“Orange Is the New Black” star a hit at Spirit Day Rally at College of Charleston
A film star who plays a transgender female inmate and is a transgender female in real life.
A 14-year-old girl who started out life as a boy.
A poet who describes himself as “a fat hairy brown femme-trans-masculine queer bodied magic pony.”
This was the lineup for the annual Spirit Day Rally at the College of Charleston Thursday.
There were tears amid tales of pain and bullying, but mostly there was laughter, the release that comes from sharing stories among those who accept you for who you are.
The rally takes a stand against bullying of lesbian, gay, bisexual, transgender, questioning and intersex youth. Laverne Cox, the transgender actress on “Orange Is the New Black,” was the keynote speaker.
“Shame has been such a big part of my life,” she told 400 or 500 people who filled most of the seats in Physicians Auditorium.
“Today I stand before you proud.”
She grew up in Mobile, Ala., and didn’t accept who she was until she moved to New York City.
“We know who we are,” she said. “I knew that I was a girl, but everyone else was telling me I was a boy.”
She said she still sometimes encounters hostility from men when walking down the street.
“Our lives are often in danger for simply being who we are,” she said. “I so often feel our oppressors are in a lot of pain.”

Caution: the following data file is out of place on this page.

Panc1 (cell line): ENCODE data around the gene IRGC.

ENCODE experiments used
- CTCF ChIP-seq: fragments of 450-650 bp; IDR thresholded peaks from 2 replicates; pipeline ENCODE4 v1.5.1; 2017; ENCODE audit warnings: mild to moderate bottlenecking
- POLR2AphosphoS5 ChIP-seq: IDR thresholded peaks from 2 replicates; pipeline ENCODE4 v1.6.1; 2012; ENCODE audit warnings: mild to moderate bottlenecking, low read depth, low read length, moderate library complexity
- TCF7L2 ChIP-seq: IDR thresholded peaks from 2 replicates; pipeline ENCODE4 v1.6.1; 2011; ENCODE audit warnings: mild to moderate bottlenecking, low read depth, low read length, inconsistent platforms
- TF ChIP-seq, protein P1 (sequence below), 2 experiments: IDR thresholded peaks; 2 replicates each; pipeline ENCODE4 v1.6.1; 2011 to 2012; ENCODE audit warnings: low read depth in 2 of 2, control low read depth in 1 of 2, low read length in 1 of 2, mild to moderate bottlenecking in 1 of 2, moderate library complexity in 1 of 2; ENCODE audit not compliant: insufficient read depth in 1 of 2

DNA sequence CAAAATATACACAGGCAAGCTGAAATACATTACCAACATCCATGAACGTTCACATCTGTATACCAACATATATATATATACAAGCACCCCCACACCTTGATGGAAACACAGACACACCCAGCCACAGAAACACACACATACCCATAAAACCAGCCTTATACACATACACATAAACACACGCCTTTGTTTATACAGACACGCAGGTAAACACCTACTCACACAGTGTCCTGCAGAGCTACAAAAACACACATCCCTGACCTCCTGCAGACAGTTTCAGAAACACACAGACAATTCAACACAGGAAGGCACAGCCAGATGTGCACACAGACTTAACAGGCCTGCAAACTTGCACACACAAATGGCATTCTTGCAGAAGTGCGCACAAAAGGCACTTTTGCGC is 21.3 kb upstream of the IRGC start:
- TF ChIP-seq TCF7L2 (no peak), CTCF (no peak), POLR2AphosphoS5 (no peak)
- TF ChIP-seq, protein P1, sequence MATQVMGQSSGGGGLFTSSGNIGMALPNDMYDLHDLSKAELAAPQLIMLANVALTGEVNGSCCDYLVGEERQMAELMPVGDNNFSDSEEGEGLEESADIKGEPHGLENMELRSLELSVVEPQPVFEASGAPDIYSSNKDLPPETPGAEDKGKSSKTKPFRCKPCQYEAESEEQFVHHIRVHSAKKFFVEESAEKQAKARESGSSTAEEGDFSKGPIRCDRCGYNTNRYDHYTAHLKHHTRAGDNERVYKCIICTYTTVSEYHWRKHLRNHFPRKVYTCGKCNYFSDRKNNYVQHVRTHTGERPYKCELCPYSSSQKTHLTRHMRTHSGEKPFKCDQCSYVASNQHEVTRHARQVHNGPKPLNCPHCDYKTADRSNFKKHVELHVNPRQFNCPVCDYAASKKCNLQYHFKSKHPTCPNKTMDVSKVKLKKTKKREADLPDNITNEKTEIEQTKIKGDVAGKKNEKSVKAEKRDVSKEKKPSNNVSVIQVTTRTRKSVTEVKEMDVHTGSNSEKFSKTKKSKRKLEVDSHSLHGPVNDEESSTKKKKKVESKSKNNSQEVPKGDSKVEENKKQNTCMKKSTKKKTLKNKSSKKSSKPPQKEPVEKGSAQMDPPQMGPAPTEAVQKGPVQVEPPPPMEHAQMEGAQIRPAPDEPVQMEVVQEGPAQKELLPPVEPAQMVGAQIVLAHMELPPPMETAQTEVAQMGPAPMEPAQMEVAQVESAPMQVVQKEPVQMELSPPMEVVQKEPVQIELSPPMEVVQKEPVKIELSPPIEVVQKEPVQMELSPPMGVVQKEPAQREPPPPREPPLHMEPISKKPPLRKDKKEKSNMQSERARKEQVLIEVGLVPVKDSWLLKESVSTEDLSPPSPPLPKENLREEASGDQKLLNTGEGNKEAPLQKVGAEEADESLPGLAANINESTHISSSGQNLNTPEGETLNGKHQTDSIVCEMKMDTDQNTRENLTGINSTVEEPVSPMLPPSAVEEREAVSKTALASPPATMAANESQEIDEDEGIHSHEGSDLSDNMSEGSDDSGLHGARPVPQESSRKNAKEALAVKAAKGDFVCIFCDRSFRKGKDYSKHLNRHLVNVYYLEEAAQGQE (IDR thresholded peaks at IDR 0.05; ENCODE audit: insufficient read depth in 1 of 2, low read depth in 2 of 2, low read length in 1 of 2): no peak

Cox warmly applauded the speakers who preceded her, and she broke into a big laugh when 22-year-old Devi Raheja was introduced.
Raheja, a Southerner of Indian ancestry, described himself as “a fat hairy brown femme-trans-masculine queer bodied magic pony,” and he spoke wearing a big, glittery homemade headpiece.
“My body does make others uncomfortable,” he told the crowd. “I am a woman, and I also am a man.”
Sera Guerry, 14, was born as Seth but started asking, when she was 3 years old, “Mommy, when is God going to make me a girl,” according to her mother, Amy Guerry of Moncks Corner.
Sera started dressing like a girl in the 5th grade, which is also when she started getting picked on.
“It’s not easy at all,” she said. “There’s a lot of bullying, and it sucks.”
But the biggest problem is trying to get the insurance company to pay for shots that prevent male adolescence, according to her mother.
Amy Garbati, director of Charleston Area Transgender Support, also spoke. She encouraged those struggling with identity to be themselves.
“That honesty will eventually disarm the bullies,” she said.
Reach Dave Munday at 937-5553 or follow him on twitter @dmunday.